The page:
ACLU Demands Federal Investigation Into Charges of Abuse by Border Agents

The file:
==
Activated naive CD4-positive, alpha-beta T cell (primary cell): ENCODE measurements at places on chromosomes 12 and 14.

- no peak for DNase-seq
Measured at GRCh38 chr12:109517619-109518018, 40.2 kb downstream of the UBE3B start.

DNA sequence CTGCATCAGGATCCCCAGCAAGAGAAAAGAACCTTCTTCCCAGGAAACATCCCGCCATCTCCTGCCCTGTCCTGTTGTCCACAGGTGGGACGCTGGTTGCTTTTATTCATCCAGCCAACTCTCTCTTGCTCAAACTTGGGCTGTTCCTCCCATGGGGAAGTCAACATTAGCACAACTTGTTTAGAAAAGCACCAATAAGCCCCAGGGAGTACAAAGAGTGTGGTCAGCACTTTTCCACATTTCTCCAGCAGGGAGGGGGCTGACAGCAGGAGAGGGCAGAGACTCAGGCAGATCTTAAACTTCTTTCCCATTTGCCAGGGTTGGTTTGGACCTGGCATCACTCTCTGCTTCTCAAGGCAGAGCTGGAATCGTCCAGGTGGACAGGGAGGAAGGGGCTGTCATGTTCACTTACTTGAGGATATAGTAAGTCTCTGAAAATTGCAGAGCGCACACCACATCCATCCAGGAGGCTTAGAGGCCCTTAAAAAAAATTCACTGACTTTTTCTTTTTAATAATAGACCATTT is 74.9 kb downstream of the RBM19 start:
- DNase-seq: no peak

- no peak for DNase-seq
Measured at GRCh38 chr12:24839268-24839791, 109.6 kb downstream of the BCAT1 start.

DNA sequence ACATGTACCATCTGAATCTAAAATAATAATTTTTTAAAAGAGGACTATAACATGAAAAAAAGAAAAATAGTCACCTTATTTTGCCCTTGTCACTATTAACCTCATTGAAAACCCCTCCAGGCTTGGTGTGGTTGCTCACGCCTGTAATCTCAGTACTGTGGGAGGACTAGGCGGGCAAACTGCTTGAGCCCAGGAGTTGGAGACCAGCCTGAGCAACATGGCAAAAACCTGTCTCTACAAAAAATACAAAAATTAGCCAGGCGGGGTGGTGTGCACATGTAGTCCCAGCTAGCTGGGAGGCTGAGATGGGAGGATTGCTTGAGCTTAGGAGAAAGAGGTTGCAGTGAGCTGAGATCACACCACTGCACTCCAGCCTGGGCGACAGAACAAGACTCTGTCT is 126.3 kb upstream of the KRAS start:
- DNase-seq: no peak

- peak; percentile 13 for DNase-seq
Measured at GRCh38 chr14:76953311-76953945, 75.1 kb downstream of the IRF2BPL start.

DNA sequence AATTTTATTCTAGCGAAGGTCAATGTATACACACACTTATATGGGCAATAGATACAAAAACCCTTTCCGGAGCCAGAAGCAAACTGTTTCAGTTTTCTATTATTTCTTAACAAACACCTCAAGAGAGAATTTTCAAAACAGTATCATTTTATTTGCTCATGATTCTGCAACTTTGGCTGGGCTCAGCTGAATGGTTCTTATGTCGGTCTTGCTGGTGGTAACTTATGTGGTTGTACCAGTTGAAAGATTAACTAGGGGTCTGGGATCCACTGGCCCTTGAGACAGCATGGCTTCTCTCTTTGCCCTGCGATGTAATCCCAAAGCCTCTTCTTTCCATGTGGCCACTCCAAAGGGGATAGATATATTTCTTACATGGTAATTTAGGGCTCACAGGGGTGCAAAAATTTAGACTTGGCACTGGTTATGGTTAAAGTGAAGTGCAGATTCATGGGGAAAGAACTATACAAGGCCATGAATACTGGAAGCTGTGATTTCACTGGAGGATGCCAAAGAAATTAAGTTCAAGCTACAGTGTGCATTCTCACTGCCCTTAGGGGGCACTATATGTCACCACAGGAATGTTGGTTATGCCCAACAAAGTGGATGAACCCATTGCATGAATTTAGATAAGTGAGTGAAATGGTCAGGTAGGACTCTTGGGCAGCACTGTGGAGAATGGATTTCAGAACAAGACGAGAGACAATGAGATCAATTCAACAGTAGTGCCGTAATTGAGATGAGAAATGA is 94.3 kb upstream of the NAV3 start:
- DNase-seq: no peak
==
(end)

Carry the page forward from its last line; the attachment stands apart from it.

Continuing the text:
UPDATED Abuse of U.S. Citizens and Non-Citizens Alike Necessitates Greater Oversight and Accountability FOR IMMEDIATE RELEASE CONTACT: (212) 549-2666; media@aclu.org SAN DIEGO – The American Civil Liberties Union today demanded a federal investigation into allegations of rampant abuse of individuals, including U.S. citizens and legal residents, by Customs and Border Protection agents at ports of entry along the U.S.-Mexico border. In a complaint filed today with the Department of Homeland Security, the ACLU and its border affiliates in San Diego, Calif., Arizona, New Mexico and Texas document 11 instances in which Customs and Border Protection (CBP) agents disregard the civil and human rights of individuals crossing the border in apparent violation of the U.S. Constitution, international law and agency guidelines. Most of the individuals complaining of abuse are U.S. citizens or are lawfully residing or visiting the U.S. “There is simply no justification for the kind of needless abuse CBP officers inflict on many travelers,” said Sean Riordan, staff attorney for the ACLU of San Diego and Imperial Counties. “Far too many travelers are told by CBP officers that they have no rights. But the government must comply with basic and constitutional rights even when it is policing the border. It is unacceptable that CBP has not established sufficient oversight and accountability mechanisms to prevent officers from physically assaulting, detaining and psychologically abusing travelers.” The ACLU’s complaint includes evidence of excessive force; unwarranted, invasive and humiliating personal searches; unjustified and repeated detentions based on misidentification; and use of coercion to force individuals to surrender their legal rights, citizenship documents and property. In one example, Hernan Cuevas, a Chilean businessman who was attempting to enter the U.S. with a valid visa, was strip-searched and chained to a metal bench for three hours without explanation. One CBP officer told him, “This is my country now and when you are here, you listen to me. I don’t like your kind that takes our jobs and uses our system…” “I could not believe I was in the U.S. I was completely perplexed,” said Cuevas. “The incident was so bizarre that it was a perfect fit for a ‘banana republic,’ a corrupt place without democracy.” Many of the testimonies collected by the ACLU include CBP agents physically attacking women and men, some of whom were handcuffed at the time. Testimonies include unnecessary and invasive searches, which left some affected individuals feeling as though they had been sexually assaulted. The conduct of CBP officers at or near the points of entry along the U.S. border has come under scrutiny in recent years after two high-profile deaths. In May 2010, Anastasio Hernandez-Rojas, a 42-year-old construction worker and father of five, died after being beaten and then tased by a group of up to 20 CBP officers at the San Ysidro Port of Entry near San Diego. And in June 2010, Sergio Adr

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